Setting The Record Straight
"After you separate the fact from the fiction it is clear that OPI’s recommended rule changes aren’t the end of education, but the beginning of putting control of a child's education back in the hands of parents."
“Education is the key to unlocking the golden door of freedom.” – George Washington Carver, Scientist and Inventor
Last week Montana’s Office of Public Instruction released its initial plan to recommend rule changes that would provide Montana schools more local control and greater flexibility. These recommended rule changes would eliminate staff-to-student ratio rules for school librarians and school counselors.
For those unfamiliar with ratio rules let me explain what they are. Ratio rules are government imposed rules that require a school to hire a certain number of librarians and counselors in proportion to the number of students at a school, without regard for actual need at any particular school.
Just as you might suspect, unions were quick to call the recommended changes nothing short of catastrophe, so in an effort to sort fact from fiction we sat down and wrote an article to set the record straight on some of the most widely circulated claims.
Here is just a one of the claims we set straight:
Nowhere in the recommended language does it say these services are optional for schools to provide. Claims that OPI’s rule changes will eliminate guaranteed access to library or counseling services are false, period.
After you separate the fact from the fiction it is clear that OPI’s recommended rule changes aren’t the end of education, but the beginning of putting control of a child’s education back in the hands of parents and local communities responsible for raising them.
To find out what this means for your ability to direct your child’s education click HERE.
Big Government is not the answer to Big Tech
You’re probably intimately familiar with how Big Tech can easily censor viewpoints they disagree with, which has pushed some politicians to call for government intervention. Frontier CEO & President Kendall Cotton explains why that is a bad idea in his most recent op-ed in Lee Newspapers.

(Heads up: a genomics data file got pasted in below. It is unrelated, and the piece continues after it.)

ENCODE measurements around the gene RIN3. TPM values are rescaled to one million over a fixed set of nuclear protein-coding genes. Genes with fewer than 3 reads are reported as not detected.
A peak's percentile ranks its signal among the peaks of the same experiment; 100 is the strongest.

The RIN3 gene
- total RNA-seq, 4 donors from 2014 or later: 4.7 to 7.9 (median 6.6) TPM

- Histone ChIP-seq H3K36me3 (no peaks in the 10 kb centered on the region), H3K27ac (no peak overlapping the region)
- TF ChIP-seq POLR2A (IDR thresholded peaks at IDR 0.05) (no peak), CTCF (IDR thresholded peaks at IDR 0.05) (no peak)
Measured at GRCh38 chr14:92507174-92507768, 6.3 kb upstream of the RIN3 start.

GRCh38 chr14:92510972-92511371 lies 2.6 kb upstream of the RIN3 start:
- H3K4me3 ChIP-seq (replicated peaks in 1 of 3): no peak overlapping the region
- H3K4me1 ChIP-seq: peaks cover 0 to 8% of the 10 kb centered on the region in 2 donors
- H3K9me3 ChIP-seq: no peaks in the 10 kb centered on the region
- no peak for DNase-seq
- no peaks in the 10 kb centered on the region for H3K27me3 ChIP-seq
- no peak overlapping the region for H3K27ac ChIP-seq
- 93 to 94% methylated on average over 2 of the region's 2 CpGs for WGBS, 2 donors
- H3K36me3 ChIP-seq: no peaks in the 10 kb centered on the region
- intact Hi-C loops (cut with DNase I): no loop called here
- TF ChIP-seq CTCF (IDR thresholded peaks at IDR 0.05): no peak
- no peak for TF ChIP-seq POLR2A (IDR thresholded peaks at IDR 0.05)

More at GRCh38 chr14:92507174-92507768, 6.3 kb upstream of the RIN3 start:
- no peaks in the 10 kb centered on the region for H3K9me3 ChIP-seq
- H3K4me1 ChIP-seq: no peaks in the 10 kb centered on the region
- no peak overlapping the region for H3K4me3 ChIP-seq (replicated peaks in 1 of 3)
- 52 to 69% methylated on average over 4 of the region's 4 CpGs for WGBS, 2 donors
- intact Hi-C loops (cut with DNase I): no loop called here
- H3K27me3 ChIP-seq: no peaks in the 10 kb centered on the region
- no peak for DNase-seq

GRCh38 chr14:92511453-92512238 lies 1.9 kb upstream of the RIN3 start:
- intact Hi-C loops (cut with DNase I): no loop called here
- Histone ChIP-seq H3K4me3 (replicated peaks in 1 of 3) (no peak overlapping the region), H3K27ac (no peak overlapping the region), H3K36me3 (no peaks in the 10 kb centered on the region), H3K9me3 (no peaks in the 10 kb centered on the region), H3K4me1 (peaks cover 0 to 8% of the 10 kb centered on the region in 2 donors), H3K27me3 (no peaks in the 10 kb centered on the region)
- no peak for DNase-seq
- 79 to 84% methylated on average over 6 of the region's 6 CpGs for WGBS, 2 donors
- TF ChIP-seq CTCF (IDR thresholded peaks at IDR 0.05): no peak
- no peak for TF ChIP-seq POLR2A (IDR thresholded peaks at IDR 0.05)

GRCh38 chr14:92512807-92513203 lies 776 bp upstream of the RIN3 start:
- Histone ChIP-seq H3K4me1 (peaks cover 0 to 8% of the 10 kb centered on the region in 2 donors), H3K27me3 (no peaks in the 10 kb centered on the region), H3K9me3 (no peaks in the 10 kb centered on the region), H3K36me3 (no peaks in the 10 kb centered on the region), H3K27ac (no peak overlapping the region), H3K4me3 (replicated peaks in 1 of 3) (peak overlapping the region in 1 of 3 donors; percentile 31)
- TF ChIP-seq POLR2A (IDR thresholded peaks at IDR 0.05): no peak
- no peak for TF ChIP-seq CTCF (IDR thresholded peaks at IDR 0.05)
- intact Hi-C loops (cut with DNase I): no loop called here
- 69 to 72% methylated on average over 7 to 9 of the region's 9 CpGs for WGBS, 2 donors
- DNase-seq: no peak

“We should be wary of calls by politicians to fight problems like censorship by growing government. If the problem with Big Tech is centralized control of online activity, then Big Government — the most centralized authority of all — can never be the solution. The answer lies instead in decentralizing control of online activity to make it more free and secure.”
He goes on to lay out three ways policymakers can clear a path for decentralized tech.
- Resist tech centralization.
“Lawmakers should resist the temptation to increase government control over the tech industry. Replacing Big Tech with Big Government will only serve to entrench the status quo.”
- Embrace tech decentralization with the law.
“Entrepreneurs face vast legal uncertainty about building decentralized organizations. Old school regulatory frameworks must be updated to accommodate the decentralized organizations of the future. Montana policymakers should consider following the lead of Wyoming and Tennessee, creating a framework to legally recognize decentralized organizations.”
- Create a Regulatory Sandbox.
“Lawmakers could implement a Regulatory Sandbox to fast-track decentralized tech to the market by temporarily waiving red tape standing in the way. A Regulatory Sandbox would provide flexibility to accommodate decentralized tech entrepreneurs while also giving policymakers time to safely test and learn the effects of waiving certain regulations.”
To see the entire column click HERE.